Gastronomy creation at InterContinental Budapest, Budapest, Hungary.
Gastronomy creation at InterContinental Budapest, Budapest, Hungary.

Gergely has been at the InterContinental Budapest Hotel for four years. Born and raised in Budapest, he has plenty to say about the local cuisine. Stephanie points out that many Americans are comfortable visiting Mexico because there are so many Mexican restaurants in the U.S. Unfortunately, there are hardly any Hungarian restaurants, so the food is unfamiliar to American visitors.

Gergely Molnar, Food & Beverage Operations Manager, InterContinental Budapest, Budapest, Hungary.
Gergely Molnar, Food & Beverage Operations Manager, InterContinental Budapest, Budapest, Hungary.

There are several dishes, however, that she suggests getting to know: goulash, paprika, nokedli (dumplings), veal Esterhazy, and Rigo Jancsi cake. "If you think Austrian Sacher tortes are something to save room for, wait for Rigo Jancsi cake," says Stephanie. "It's death by chocolate, a culinary delight. It's really a shame that more Americans are not familiar with it."

Corso Restaurant at InterContinental Budapest, Budapest, Hungary.
Corso Restaurant at InterContinental Budapest, Budapest, Hungary.

Gergely explains that many traditional Hungarian dishes require lots of ingredients and time. "You're not just making pasta and it's ready in 35 minutes; it takes days," he says. "Families plan what they're going to eat during the weekend so they can buy the food at the market on Thursday. Goulash, for example, has to be cooked for a long time; otherwise the meat will be tough and nobody will eat that." The dish was originally developed in the countryside, where shepherds had plenty of time to cook while minding the sheep.

Outdoor dining option at the InterContinental Budapest, Budapest, Hungary.
Outdoor dining option at the InterContinental Budapest, Budapest, Hungary.

At the InterContinental Budapest, guests can try Hungarian specialties like cod patties and a dessert hour. Dishes are featured on a special menu inlay. "We have signature items that you can get at most restaurants, but we try to make them special," says Gergely. "People think that Hungarian food is heavy, with lots of paprika, but you can do something different with it." The hotel also features several Hungarian wines. "The idea is to show international clientele what kinds of wines are being produced here in Hungary," Gergely explains.

Parliament building in Budapest, Hungary.
Parliament building in Budapest, Hungary.

With 402 accommodations, the hotel has to feed anywhere from 800 to 1,000 people. "Feeding everyone is easy; you just need good logistics and good expectations," says Gergely. "You have to know your clients and be prepared professionally. If you know where people are coming from, you can give them the types of food or wine they'll want. As a waiter, the best compliment you can receive when offering something to a client is when he or she says thanks for the suggestion. The ultimate pleasure for a waiter is to offer something and have the client like it, so that the client takes home memories of the country."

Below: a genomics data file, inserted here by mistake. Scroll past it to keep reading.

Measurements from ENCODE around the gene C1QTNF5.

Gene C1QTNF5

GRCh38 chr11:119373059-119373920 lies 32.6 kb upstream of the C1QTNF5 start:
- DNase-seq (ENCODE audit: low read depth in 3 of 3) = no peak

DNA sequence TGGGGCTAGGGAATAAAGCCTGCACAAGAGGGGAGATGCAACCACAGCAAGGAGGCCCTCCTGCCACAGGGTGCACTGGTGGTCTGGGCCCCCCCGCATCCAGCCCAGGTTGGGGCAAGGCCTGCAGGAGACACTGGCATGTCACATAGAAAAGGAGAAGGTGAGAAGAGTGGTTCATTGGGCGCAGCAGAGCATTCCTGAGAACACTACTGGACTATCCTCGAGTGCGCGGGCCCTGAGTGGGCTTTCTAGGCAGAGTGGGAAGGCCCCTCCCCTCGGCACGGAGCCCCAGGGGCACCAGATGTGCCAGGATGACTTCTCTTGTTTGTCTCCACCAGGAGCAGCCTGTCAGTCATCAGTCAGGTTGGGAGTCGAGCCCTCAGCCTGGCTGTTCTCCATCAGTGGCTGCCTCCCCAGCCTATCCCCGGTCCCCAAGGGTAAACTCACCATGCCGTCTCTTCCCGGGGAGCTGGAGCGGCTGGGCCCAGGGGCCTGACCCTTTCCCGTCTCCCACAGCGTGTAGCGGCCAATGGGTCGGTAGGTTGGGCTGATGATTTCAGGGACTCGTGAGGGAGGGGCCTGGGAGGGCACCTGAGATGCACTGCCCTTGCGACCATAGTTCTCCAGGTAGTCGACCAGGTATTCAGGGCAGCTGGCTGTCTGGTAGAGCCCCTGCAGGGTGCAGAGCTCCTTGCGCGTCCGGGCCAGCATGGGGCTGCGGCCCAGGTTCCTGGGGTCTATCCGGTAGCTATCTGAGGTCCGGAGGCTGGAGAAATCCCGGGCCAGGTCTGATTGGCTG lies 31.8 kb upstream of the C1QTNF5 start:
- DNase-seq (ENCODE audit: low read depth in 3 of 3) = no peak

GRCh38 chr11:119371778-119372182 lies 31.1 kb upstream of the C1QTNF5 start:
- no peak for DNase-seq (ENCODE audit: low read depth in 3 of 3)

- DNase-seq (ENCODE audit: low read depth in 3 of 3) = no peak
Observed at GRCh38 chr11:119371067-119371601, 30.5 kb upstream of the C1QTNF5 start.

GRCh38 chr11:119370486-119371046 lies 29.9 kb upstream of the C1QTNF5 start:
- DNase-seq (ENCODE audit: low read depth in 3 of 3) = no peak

Related Photo Galleries:
Intercontinental Budapest Hungary Photo Gallery 003:  Budapest

Travelers411 Community Forums - This interview's thread:
http://www.travelers411.com/forums/showthread.php?t=2319

For more information visit www.budapest.intercontinental.com


Link to this segment

Adrian Gray, General Manager, Le Meridien Budapest, Budapest, Hungary.
www.lemeridien.com/budapest

Travel Expert Stephanie Abrams and the "Travelers411" Radio Show talk with Adrian Gray, General Manager of the Starwood Le Meridien Budapest in Budapest, Hungary. Adrian has been at Le Meridien Budapest for seven years. Although he wasn't familiar with the city before taking the job, he fell in love on his first visit. "The city at nighttime is absolutely spectacular," he says. "It reminds me of Edinburgh, my hometown, because of the castle right in the center."

Adrian Gray, General Manager, Le Meridien Budapest, Budapest, Hungary.
Adrian Gray, General Manager, Le Meridien Budapest, Budapest, Hungary.

Budapest has the advantages of being planned and preserved. "A lot of buildings here have been protected, so as development happened in other cities, history was preserved here," explains Adrian. "The old buildings haven't been replaced by apartment towers or office blocks." Many of the historic buildings still carry porcelain ornamentation that reflects the identity of the architect.

Lobby at Le Meridien Budapest, Budapest, Hungary.
Lobby at Le Meridien Budapest, Budapest, Hungary.

When Adrian arrived, the Le Meridien Budapest had just won the 5-Diamond Award. "There were big lights on the front of the building; it was one big party," he says. "I could see that it was the center of the city. The hotel has a prime location and is one of the most important hotels in the city's history. It even hosted the U.S. president when he came to visit in 2006." Stephanie remarks that Le Meridien is very well known among American business travelers and the more sophisticated tourists.

Dining at Le Bourbon Restaurant at Le Meridien Budapest, Budapest, Hungary.
Dining at Le Bourbon Restaurant at Le Meridien Budapest, Budapest, Hungary.